Metadata and taxonomies are related. In The Accidental Taxonomist, 2nd edition (pp. 15-18), I explain that most, but not all, taxonomies (not purely navigational taxonomies) serve to populate terms/values in metadata fields/elements; and some, but definitely not all, metadata fields are populated by terms/values from controlled vocabularies or, more specifically, taxonomies (in contrast to free text or key words).
The question remains whether to start with creating the overall metadata strategy and schema and then build taxonomies as part of it as needed, or to start with creating a taxonomy and then, in the process, identify the various descriptive metadata. Ideally the two are developed for implementation combination, as part of an integrated strategy. However, an expert in taxonomy development (a taxonomist) and an expert in metadata design (a metadata architect) are usually not the same person.
A metadata architect can become an accidental taxonomist, and a taxonomist can become an accidental metadata architect, or the two experts can work together on the same project, although it is not so common for an organization to have both such experts on staff. Whether an organization has a metadata architect or taxonomist depends on the nature of the organization’s content and content organization needs.
Organizations that start with the metadata expertise and approach to information management tend to be those with significant needs in digital asset management (with image or other media collections), records management (in highly regulated industries), publishing, or cultural preservation (museums or libraries). Organizations that start with the taxonomy expertise and approach include product or service providers, distributors and retailers (especially in ecommerce), and organizations focused on providing information resources.
A hierarchical taxonomy can be integrated with metadata, when one of the metadata fields is for “Topic” or “Subject,” and there is a hierarchical taxonomy of subject terms associated with that field. However, it is the faceted type of taxonomy in particular that unites the tasks of taxonomy creation and metadata design.
Faceted Taxonomies and Metadata
A faceted taxonomy comprises a set of facets, each an individual controlled vocabulary, whose terms are generally not linked/related to terms in the other controlled vocabulary facets, but the combination of terms from a combination of facets are used to tag the same set of content, and users search/filter on terms in combination from various facets. Examples of facets may be Product/Service, Market Segment, Location, Document Type, Supplier, etc. A faceted taxonomy is a common type for both enterprise taxonomies and ecommerce or product review taxonomies, and it’s a type of taxonomy that taxonomists are familiar with creating. It’s called a “taxonomy” even though it differs from the classical hierarchical “tree” type of taxonomy, because it involves controlled vocabulary and classification. The name for each facet and the terms within the facet constitutes a simply two-level hierarchy.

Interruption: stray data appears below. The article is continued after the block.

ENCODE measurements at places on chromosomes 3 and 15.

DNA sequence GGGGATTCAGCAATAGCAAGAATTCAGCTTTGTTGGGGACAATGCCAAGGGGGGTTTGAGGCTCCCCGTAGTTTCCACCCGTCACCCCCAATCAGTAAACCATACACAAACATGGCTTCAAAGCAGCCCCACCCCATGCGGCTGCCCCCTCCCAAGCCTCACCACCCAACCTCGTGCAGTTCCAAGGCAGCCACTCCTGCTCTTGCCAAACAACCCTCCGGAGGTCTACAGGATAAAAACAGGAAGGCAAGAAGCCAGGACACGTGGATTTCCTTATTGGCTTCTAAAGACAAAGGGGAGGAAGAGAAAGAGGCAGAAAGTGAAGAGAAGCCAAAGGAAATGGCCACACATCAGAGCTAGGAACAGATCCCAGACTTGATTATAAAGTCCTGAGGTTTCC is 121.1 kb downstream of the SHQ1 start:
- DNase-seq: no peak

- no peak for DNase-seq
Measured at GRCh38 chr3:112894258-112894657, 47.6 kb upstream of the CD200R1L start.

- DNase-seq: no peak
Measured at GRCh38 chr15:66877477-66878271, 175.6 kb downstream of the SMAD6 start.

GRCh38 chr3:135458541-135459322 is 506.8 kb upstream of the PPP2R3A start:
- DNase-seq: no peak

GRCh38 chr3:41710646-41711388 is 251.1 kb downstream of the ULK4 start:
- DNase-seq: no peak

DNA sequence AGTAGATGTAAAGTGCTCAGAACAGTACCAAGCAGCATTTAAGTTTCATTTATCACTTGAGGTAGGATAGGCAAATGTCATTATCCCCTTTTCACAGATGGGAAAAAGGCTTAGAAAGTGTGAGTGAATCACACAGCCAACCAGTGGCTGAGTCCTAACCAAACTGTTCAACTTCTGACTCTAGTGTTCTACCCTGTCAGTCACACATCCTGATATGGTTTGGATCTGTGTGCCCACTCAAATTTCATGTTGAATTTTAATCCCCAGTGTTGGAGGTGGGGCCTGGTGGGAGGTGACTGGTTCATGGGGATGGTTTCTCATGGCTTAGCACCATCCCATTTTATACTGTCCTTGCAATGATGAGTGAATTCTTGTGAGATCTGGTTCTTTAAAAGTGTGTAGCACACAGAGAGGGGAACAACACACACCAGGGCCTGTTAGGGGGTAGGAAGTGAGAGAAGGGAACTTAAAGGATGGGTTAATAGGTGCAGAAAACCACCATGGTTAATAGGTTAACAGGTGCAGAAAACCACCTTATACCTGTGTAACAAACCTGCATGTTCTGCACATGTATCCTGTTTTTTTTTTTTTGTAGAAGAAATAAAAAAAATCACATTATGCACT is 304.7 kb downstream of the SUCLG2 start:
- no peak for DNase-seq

Each facet is also a metadata field/element. The taxonomist designing a faceted taxonomy is thus also designing metadata, at least some of it. There are usually more metadata fields to describe the content beyond those which comprise the taxonomy facets. For a faceted taxonomy to best serve the user who is trying to find/discover content based on what it is and what it is about, the number of facets should be limited. (See my earlier post “How Many Facets.”) Metadata, however, can serve additional purposes beyond helping users find content. Metadata may describe content for purposes of full identification, source citation, or information on how the content can be used, including rights data. The taxonomist or metadata architect needs to decide which metadata fields will constitute a displayed faceted taxonomy for the end-user to utilize in search/discovery, and which metadata fields will not but will rather display on a selected content record.
On the other hand, there may be additional metadata fields beyond the scope and definition of “taxonomy” that are nevertheless made available to the end-user to filter/refine results alongside the other, taxonomy facets. These could be for author/creator, date, title keyword, text keyword, file format, etc. Sometimes the distinction between taxonomy facet and other metadata in this case is not so clear, such as for Document/Content Type, Audience, or Language, when these fields utilize controlled vocabularies. Due to this overlap and blurred distinction between taxonomy facets and displayed metadata for filtering, it is a good idea to design the taxonomy and metadata together as an integrated strategy.